LBB> What are the aspects of your work that you really obsess over?

Dana> I put a lot of importance in creating a connection with the subjects, finding the story and creating compelling visuals. In post I obsess over the written narrative making sure we bring viewers in and hit on emotional moments. 

LBB> How would you describe your approach to your work?

Dana> I really put importance in creating a connection with my subjects and learning their story. I like to have a vision for the big picture and then am really detail oriented. I love collaborating with my team building on ideas collectively. I also put a lot of value in the magic of spontaneity and being open to exploring ideas and angles when filming.

LBB> When it comes to enjoying the creativity of others, what sort of thing excites and inspires you?

Dana> I am inspired by artists who are taking risks, who are assertive with their vision, who provide a voice to those that are often overlooked or misrepresented, who create work about a topic many would prefer to turn away from, who help make a change in the world, and do so in a cinematically beautiful way. Two gold standards for me are Ava DuVerney’s ‘When They See Us’ and Beyoncé’s ‘Lemonade’.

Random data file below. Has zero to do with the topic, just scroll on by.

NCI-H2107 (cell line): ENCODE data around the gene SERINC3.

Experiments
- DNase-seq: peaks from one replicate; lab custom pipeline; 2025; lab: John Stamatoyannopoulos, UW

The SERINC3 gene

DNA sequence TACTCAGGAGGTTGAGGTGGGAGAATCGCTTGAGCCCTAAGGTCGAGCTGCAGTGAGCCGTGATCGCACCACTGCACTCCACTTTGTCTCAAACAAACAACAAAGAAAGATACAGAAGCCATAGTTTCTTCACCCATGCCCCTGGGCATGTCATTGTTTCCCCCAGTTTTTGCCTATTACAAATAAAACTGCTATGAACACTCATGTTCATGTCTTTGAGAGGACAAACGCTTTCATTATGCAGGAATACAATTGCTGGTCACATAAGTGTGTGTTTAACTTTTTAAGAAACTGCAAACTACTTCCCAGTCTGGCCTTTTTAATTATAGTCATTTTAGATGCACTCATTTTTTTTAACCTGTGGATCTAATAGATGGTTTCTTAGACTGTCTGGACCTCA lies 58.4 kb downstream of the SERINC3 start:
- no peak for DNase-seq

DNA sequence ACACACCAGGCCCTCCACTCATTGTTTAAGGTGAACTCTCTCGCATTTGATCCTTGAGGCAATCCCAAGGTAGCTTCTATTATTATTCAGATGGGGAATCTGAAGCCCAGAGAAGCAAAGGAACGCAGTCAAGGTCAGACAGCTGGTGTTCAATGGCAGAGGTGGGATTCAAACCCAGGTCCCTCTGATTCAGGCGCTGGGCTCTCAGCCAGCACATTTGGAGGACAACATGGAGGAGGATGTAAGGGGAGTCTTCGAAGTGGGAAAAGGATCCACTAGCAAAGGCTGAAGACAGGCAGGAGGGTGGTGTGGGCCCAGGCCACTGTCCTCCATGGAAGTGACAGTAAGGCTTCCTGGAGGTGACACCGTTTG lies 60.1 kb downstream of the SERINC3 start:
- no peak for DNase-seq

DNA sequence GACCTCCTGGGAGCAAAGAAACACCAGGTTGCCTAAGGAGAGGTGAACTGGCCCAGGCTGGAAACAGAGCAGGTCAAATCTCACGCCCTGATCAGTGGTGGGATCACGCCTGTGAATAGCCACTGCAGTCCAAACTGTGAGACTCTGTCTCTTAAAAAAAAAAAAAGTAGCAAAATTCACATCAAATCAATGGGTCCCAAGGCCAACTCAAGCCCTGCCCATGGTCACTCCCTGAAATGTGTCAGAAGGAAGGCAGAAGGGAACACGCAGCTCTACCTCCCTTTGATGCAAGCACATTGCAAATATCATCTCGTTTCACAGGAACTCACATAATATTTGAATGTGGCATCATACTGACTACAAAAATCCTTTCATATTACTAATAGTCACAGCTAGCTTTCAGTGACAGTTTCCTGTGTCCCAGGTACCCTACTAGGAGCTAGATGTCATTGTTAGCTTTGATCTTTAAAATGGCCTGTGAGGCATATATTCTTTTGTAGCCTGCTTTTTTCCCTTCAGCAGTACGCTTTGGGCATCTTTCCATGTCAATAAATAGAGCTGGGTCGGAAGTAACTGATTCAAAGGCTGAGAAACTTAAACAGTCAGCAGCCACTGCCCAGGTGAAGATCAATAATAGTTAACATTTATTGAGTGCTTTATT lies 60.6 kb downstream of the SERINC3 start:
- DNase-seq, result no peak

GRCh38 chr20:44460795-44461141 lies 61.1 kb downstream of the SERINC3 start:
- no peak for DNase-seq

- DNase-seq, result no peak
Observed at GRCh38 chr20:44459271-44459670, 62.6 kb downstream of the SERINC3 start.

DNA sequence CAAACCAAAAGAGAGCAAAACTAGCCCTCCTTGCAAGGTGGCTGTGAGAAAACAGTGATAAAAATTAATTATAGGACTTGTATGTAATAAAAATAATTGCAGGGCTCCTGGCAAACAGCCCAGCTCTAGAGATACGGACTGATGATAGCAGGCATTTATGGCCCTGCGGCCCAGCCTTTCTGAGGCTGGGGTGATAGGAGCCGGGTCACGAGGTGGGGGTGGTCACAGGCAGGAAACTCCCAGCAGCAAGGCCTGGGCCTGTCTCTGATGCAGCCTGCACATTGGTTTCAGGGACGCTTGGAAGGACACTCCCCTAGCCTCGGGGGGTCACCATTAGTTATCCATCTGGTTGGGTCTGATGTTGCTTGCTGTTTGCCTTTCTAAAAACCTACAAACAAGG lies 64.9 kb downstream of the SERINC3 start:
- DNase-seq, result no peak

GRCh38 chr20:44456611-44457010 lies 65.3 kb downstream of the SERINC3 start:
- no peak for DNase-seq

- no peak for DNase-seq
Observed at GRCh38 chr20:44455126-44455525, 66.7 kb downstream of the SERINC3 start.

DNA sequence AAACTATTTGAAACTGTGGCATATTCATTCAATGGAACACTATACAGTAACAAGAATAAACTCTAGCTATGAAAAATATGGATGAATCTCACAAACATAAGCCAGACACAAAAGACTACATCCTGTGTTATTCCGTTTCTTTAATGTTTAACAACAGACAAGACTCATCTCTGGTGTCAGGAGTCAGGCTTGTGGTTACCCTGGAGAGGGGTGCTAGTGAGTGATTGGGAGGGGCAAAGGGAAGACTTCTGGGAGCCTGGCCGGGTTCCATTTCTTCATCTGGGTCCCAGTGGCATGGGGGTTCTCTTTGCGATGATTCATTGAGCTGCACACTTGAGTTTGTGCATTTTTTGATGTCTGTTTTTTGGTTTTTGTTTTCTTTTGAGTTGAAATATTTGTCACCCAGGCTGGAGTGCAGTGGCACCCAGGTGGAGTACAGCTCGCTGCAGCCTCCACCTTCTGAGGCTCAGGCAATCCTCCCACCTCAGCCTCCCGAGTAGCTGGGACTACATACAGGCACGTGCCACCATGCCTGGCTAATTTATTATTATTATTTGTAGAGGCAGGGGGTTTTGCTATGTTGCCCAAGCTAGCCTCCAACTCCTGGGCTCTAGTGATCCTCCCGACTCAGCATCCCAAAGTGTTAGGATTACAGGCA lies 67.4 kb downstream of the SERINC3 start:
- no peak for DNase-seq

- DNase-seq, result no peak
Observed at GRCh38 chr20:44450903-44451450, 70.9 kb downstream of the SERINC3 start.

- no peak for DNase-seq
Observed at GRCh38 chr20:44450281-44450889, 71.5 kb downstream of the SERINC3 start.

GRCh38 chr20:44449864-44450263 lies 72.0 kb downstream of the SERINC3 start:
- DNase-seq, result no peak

LBB> Outside of work, what are you passionate about?

Dana> I’m really passionate about social justice issues such as inequality, women’s reproductive health and protecting our environment. I love travelling and experiencing other cultures (especially through food), making sure my young sons are kind and curious beings and getting off the grid and into nature.
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Stept Studios, Wed, 04 Dec 2019 17:04:21 GMT